If electric cars are not zero emission vehicles, then "Why would you want an electric car?" Well, coal and natural gas is currently really cheap! According to the U.S. Department of Energy and Environmental Protection Agency's fuel economy guide, the average fuel efficiency of a vehicle is about 25 miles per gallon and that gas costs around $3.50 per gallon, the cost for a gasoline engine is about $0.14 per mile. For electric cars, it takes about 0.4 kWh per mile (1 kWh = 3.6 MJ). At an average price of $0.09 per kWh for coal, the cost for an electric engine is about $0.04 per mile. With electricity costing about 1/3 the price of gasoline for the same trip, this makes electric cars much more cost efficient, even though they may not necessarily be "green."

       Another argument that could be made is that the electrical grid is local. Our electricity is not imported from foreign countries. Therefore, our electrical power is generated within the United States, which essentially makes the electricity powering your car "Made in the USA". This means that by plugging into the power grid, you are supporting local power companies and helping to provide jobs for local people. In turn, this will help the overall economy of the country and help the country become less dependent on foreign oil.

       The savings in the cost of charging your electric car could be marred by the difference in price for the vehicle itself, but that depends on which electric car you get. The cost of the Chevy Volt (a electric/gas hybrid) is approximately $30,000. A comparable car to the Volt is a Chevy Malibu, which costs about $20,000. Therefore, you are spending $10,000 more for 30-40 miles of electric charge. For fully electric cars, you could go with the Tesla Roadster for around $100,000, but that is not very accessible to most Americans. However, the Nissan Leaf can be as low as $20,000 and the new Chevy Spark is looking to be as low as $12,000. These vehicles are smaller, but they're prices are comparable to gasoline cars similar in size. The examples above are just a handful of electric cars that are available. Many manufacturers are working on electric vehicles. It should be noted that my choice to mention three Chevy vehicles was mainly because they have three different types (conventional gasoline, electric/gas hybrid, and fully electric) and can be compared easily without variable company related costs.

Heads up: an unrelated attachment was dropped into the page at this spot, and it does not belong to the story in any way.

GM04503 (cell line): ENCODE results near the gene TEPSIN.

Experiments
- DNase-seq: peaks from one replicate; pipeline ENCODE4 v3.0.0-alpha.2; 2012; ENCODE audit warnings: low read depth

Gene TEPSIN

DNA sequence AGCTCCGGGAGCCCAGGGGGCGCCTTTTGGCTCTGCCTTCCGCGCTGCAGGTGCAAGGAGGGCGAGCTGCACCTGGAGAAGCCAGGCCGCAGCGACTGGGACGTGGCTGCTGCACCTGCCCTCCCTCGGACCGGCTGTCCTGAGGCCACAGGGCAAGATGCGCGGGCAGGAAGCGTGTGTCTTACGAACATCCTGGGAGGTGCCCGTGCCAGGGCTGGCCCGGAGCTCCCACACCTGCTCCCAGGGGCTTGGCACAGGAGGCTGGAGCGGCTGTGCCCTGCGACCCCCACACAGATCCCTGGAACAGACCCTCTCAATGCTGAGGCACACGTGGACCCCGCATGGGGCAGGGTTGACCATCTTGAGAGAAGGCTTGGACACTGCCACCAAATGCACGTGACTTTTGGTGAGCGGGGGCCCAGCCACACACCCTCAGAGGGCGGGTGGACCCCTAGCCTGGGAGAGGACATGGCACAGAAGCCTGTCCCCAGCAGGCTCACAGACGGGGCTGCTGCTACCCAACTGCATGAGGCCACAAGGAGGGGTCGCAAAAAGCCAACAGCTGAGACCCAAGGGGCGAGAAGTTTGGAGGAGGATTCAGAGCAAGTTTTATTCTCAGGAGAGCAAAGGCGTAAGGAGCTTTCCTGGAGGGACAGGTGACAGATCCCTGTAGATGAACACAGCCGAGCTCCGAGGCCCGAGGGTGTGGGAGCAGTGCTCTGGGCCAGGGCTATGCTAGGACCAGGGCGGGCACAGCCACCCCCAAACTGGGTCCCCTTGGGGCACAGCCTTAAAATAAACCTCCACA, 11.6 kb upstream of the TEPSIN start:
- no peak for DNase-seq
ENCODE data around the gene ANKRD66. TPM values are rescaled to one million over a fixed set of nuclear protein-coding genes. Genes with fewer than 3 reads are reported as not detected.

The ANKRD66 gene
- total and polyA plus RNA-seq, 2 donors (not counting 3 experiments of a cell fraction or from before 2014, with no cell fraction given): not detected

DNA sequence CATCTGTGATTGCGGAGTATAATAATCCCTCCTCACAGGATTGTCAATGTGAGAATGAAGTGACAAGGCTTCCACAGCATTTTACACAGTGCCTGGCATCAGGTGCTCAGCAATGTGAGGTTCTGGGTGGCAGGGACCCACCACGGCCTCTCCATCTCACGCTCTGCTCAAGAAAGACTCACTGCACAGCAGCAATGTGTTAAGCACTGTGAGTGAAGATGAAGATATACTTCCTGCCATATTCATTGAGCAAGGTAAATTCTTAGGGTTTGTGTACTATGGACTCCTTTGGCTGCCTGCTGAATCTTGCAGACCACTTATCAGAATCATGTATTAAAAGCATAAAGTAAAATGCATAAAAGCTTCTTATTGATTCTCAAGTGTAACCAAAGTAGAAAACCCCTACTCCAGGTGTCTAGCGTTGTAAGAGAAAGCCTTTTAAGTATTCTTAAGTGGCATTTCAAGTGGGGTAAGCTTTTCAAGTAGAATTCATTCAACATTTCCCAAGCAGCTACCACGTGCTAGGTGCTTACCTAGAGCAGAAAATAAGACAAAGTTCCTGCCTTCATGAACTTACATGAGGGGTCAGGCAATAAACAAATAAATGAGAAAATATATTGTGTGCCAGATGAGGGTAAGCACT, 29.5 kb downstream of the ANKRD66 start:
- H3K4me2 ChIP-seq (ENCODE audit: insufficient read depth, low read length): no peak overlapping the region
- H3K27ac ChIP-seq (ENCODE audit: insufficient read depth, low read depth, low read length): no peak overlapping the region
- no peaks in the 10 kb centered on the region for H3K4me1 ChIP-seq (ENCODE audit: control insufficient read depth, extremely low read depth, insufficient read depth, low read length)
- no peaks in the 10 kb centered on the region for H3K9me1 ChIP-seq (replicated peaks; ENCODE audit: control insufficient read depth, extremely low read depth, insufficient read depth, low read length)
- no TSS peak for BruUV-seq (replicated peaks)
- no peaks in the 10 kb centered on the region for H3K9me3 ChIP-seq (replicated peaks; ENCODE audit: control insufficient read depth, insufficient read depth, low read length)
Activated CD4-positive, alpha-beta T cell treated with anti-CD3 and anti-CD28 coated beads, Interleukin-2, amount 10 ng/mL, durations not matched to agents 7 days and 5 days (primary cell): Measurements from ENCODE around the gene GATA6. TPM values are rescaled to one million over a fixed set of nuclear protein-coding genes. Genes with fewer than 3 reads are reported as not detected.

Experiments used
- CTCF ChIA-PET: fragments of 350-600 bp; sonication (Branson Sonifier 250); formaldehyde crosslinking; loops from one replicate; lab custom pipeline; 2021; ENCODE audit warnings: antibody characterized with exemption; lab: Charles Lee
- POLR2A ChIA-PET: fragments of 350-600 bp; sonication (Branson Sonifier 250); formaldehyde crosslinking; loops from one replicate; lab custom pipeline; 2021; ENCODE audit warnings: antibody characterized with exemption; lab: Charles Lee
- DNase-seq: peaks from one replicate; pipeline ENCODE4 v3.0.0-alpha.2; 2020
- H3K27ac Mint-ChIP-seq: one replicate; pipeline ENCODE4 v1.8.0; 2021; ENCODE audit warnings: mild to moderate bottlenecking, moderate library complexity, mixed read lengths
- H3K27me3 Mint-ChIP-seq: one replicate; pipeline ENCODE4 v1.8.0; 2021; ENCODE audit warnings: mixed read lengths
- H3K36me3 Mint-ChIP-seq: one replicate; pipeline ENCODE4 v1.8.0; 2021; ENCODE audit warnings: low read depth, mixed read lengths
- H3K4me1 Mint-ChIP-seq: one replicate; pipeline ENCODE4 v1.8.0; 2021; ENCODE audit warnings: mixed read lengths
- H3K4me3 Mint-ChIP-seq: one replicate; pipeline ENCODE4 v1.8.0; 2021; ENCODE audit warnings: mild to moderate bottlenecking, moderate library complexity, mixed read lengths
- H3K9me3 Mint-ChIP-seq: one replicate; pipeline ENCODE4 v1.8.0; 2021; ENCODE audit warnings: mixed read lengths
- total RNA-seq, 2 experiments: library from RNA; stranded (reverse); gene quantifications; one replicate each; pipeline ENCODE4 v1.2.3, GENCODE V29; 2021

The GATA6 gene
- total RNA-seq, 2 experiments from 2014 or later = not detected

A major difference between electric and combustion engine cars is the overall maintenance and design. An electric car has about a handful of moving parts, while a combustion engine has hundreds. Therefore, in an electric car, there are not many parts that can break, and if something does wear out, then it is relatively easy to replace. The electric car essentially has a battery, motor, and some electrical components, which require little to no maintenance. Since most take advantage of regenerative braking (storing energy when as you slow down), brakes don't wear as fast. An electric car doesn't typically have the combustion engine (Chevy Volt being an exception), because of this, there are fewer fluids to worry about and general maintenance is quicker and cleaner.

       At this point, the electric car doesn't currently beat out a standard combustion engine in saving the environment, but it does cost less to run and can help keep the local economy running, while decreasing the dependence on foreign oil. This may not be a convincing argument for some people, but the main point of this article is to make people aware of what they are buying. While I am a big fan of electric vehicles, my goal is not to tell people to buy or not buy an electric car, but to show that there is more that we need to do as a society to improve the our overall environmental impact.

       Since the electric car's ability to be "green" is directly tied to what we do as a society, we need look towards more renewable energy sources. If we generate most of our electricity with fossil fuels, then the environmental savings of electric vehicles are not going to be much. However, if the U.S. continues to smartly moving towards more renewable energy sources, then the electric car's ability to be "green" will increase over the next couple of decades. If you couple that to progresses in battery technologies and engine efficiencies, then electric cars will be both more cost efficient and environmentally friendly in the future.